• BuySome says:

      Courtesy call-“We noticed you’re excess consumption of butt food. Please put the Cheetohs back on the shelf or we’ll have to get the clerk to cut your cards. Have a nice day. Come back soon.”

  4. timbers says:

    I’ve seen this movie before. Just wait till the next 10-20% drop. By which time your short will be covered and you can refresh your previous articles with proper dates and math.

    • DeerInHeadlights says:

      So Wolf is no different than the analyst who talks up or down positions he’s holding?

      I’ve always thought about analyst ratings and musings and their effect on prices behaving subsequently in a self-fulfiling way.

      Of course it’s the reasoning, if any, behind said musings is what matters and if that has any noticeable effect on prices, I guess that comes with the territory. With Wolf, I find the reasoning to be accurate far more than not.

      • timbers says:

        My meaning was meant to be:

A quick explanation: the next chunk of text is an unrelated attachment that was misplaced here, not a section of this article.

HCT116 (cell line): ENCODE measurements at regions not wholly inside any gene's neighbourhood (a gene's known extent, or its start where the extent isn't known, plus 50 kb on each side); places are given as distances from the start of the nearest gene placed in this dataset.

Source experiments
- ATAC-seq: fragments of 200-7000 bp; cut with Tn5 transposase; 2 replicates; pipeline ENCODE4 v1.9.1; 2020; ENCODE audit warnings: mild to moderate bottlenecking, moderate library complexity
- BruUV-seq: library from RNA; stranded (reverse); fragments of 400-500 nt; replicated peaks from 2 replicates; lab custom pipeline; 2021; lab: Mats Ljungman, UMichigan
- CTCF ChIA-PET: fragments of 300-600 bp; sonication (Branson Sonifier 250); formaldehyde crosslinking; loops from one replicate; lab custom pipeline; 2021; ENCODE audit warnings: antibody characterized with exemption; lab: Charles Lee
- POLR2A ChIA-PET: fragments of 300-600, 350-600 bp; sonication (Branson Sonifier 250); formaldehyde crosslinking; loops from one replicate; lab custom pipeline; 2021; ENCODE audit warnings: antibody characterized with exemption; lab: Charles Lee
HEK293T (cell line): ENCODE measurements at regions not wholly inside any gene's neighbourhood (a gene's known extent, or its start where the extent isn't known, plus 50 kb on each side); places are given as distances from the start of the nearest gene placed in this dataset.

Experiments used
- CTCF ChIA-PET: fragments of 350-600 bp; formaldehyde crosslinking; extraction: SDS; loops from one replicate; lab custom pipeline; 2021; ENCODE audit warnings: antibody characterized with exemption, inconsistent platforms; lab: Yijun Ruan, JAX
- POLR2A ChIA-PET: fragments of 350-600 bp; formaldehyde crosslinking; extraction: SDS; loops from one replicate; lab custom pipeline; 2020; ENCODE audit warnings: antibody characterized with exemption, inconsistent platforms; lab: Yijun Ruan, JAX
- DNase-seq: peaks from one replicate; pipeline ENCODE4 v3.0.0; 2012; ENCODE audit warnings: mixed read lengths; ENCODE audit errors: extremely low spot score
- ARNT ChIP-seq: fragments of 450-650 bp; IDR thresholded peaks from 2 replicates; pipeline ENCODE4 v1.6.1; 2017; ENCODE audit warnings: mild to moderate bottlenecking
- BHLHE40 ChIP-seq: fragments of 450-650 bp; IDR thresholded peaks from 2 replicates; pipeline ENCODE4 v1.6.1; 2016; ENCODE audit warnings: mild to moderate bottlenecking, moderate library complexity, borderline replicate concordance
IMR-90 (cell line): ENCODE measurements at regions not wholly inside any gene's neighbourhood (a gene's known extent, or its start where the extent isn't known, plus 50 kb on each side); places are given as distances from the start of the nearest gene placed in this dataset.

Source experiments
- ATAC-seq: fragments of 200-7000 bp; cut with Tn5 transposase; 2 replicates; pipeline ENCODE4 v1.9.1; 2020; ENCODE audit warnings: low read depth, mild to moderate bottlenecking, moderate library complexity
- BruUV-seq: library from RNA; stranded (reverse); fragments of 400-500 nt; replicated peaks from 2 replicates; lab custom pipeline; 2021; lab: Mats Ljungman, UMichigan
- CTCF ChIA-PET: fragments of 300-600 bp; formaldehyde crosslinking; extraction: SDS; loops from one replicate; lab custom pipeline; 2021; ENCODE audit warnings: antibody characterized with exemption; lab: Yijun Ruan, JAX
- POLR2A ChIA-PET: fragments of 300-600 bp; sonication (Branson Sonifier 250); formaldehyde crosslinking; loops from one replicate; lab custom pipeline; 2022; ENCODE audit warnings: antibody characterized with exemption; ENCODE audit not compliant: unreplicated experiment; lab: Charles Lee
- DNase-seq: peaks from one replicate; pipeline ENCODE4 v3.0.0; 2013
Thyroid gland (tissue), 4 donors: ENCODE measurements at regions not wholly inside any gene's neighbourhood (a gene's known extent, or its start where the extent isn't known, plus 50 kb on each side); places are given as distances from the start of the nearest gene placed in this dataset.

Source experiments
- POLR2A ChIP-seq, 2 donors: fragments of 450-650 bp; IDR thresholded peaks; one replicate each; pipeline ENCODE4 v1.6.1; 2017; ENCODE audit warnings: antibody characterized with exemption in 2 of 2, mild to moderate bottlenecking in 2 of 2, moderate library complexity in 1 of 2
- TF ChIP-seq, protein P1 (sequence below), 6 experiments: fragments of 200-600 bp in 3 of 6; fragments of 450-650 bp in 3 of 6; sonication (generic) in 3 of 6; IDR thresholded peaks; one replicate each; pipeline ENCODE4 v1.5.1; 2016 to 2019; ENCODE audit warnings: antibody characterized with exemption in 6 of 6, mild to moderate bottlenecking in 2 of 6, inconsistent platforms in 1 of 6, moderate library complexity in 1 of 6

The Fed will reverse course immediately, upon a 20% or so drop in the stocks. QE to the moon.

      • Gman says:

        Wolf is the canary in the coal mine.

        • RD Blakeslee says:

          Greenies tell us canary numbers are declining and coal mines are on the way out.

          Wonder what the metaphor will be, next generation.

      • Wolf Richter says:


        My site is way too small to have any effect on anything, including the largest stock market in the world. So you can take this off your worry list.

        • RD Blakeslee says:

          The influence of a great mind on the zeitgeist should not be minimized.

        • DeerInHeadlights says:

          I understand what you’re saying Wolf but you crossed that line of non-interventionism in the markets when your very public short position was vindicated back in March. If your second short is similarly successful, you’ll be achieve the status of a real market force.

        • Wolf Richter says:


          I think you said this as a form of bone-dry humor. And it’s hilarious ??? moi, a “real market force” ???

          P.S. I haven’t even been on CNBC yet to hype my trades! Uncle Warren gets to do that, not me.

      • Finster says:

        You can look at it the other way around … Wolf puts his money where his mouth is.

        • jon says:

          I agree with Wolf but I don’t have the stomach to short the market. I may not be long but.. not short either.

          The wolf is shorting the market based on sound logic and reasoning but the problem is: Market is not reasonable..

        • cb says:

          and in advance, and publicly. Courageous.

        • Dave says: